Longterm investment: A better capitalism

Stewardship and engagement will become an integral part of investment in the future, and asset owners need to write stewardship and non-financial objectives into their mandates with external managers, according to Saker Nusseibeh, chief executive international of Federated Hermes.

Because investment- unlike trading the financial markets – is long-term, investee companies’ actions over the long term are crucially important. Speaking at Sustainability Digital, Saker Nusseibeh, chief executive international of Federated Hermes told delegates that assets held in an index fund give investors no connection with the company over the long term. There is no conversation with the company about strategy, how they treat their workforce or mitigate black swans. Investment, by contrast, is about being a responsible owner for the long term.

Nusseibeh told delegates that long term investment also required a different kind of analysis. You need people who can talk in the same language, he said, adding: “It’s very labour intensive.”

He urged delegates to learn about ESG and plough resources into garnering a knowledge that goes deeper than just claiming to integrate ESG.

Regarding engagement, Nusseibeh advised working with companies on the issues that they care and worry about. Run it in a democratic way; ask them what issues concern them, he said.

“If you want to help make the company better, think about the issues we face together.”

He said that changing company behaviour involves measuring performance, including how corporates perform against peers in their sector. Over time those that meet sustainability KPIs outperform their sector substantially because they are simply enhancing their ability to make money over the long-term, he said.

“It is about doing capitalism better. Discussions about ESG and sustainability should always be about investment.”

Nusseibeh, who was awarded a Commander of the Order of the British Empire in the Queen’s 2019 New Year’s Honours list for services to Responsible Business and Finance, said few active managers outperform the benchmark but investing long term leads to outperformance.

However, investing for the long term doesn’t mean holding and then leaving. Being owners of a company involves making sure the business is sustainable and thinking about risk and how to mitigate it. For example, not integrating diversity in a business “halves supply chains” and not acting in the interests of stakeholders like the local community invites regulation.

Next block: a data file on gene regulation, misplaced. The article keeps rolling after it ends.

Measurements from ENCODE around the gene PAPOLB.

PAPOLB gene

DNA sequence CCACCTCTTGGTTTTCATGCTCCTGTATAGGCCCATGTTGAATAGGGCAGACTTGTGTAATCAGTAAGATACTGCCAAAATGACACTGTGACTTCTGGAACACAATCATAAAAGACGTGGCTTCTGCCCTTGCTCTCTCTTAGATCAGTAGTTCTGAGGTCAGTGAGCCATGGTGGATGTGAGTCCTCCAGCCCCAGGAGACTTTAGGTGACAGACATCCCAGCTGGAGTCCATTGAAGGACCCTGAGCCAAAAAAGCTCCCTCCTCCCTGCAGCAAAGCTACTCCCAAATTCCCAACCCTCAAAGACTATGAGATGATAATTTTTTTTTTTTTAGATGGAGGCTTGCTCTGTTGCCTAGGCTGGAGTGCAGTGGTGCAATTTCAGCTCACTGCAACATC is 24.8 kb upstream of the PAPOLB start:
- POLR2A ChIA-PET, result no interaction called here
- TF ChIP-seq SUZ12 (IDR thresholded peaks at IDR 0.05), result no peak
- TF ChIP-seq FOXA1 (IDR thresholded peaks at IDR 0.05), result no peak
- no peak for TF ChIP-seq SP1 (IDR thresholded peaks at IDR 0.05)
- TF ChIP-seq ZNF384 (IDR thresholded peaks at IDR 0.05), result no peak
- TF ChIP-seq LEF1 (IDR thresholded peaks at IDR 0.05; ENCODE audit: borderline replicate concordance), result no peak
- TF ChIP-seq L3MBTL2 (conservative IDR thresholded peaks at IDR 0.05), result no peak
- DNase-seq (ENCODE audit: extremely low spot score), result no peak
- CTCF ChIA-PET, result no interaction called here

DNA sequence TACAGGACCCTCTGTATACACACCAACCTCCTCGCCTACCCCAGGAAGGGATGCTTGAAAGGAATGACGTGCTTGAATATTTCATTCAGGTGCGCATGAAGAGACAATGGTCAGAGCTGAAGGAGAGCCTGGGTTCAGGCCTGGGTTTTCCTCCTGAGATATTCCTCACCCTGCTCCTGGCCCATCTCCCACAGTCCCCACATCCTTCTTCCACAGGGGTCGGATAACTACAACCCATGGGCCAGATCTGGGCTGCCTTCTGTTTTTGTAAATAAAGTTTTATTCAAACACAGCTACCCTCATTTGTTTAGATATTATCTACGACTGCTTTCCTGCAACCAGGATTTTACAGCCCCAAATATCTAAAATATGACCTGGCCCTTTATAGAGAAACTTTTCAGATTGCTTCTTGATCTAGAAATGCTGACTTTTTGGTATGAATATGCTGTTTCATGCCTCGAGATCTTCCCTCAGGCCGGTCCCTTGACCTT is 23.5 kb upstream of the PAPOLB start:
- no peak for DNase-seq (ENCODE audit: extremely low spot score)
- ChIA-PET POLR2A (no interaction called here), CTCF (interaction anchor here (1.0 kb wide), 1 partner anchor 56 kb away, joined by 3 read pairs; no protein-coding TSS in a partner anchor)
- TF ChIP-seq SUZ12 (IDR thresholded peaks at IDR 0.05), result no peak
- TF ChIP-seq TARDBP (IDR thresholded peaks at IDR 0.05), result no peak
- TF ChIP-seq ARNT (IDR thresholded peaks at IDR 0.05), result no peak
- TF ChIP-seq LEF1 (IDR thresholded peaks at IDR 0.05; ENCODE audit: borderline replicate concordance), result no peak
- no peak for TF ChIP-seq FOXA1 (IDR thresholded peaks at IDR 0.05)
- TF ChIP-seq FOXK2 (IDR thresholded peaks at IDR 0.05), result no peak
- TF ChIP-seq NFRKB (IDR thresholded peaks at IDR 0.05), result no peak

He said sustainability involved doing long term economics “properly” and that by ensuring society is prosperous, individuals also prosper.

“The companies we own shape the societies we live in, and people want to ensure that the society they retire into is sustainable,” he said.

He told delegates that this belief in stewardship will increasingly impact funds management. All investors will recognise that ownership of public or private companies involves an element of stewardship “to look after their investments over the long term.”

Stewardship and engaging with companies will become an integral part of investment, he predicted. Hermes first started engaging for stronger UK corporate governance in 1983, was a founding signatory of the PRI in 2006, and spearheaded the Climate Action 100+.

The audience, made up of asset owners from 42 countries, was in support of integrating stewardship into the investment process, with 60 per cent saying that stewardship should be mandatory in a live poll at the event.

Nusseibeh said that asset owners need to write stewardship and non-financial objectives into their mandates. You can’t just allocate to passive or active funds without a stewardship target assigned, he said.

He also urged investors to talk about long-term realistic targets that incorporate the value of integrating ESG whereby value is attributed to aspects of a business other than the financials.

For example, COVID-19 has taught people that culture is very important within a company.

“Companies with strong cultures survived COVID but how do you measure culture?” he asked. There should be outcomes that are related to behaviour. “This is the only way to invest separate from betting on the markets,” he said.

He also said that low cost, passive investment would come back to “bite” because of the wider costs incurred by society as a whole. If global warming reaches three degrees the savings investors will have made via passive allocations will be wiped out by the increased costs of water, food and energy.

“The money we save has got to be able to let us retire well,” he concluded.

 

 

 

Longterm investment: A better capitalism

Longterm investment: A better capitalism

Sarah Rundell is a staff writer for Top1000funds.com based out of London. She writes on institutional investment across all asset classes, global trade and corporate treasury.
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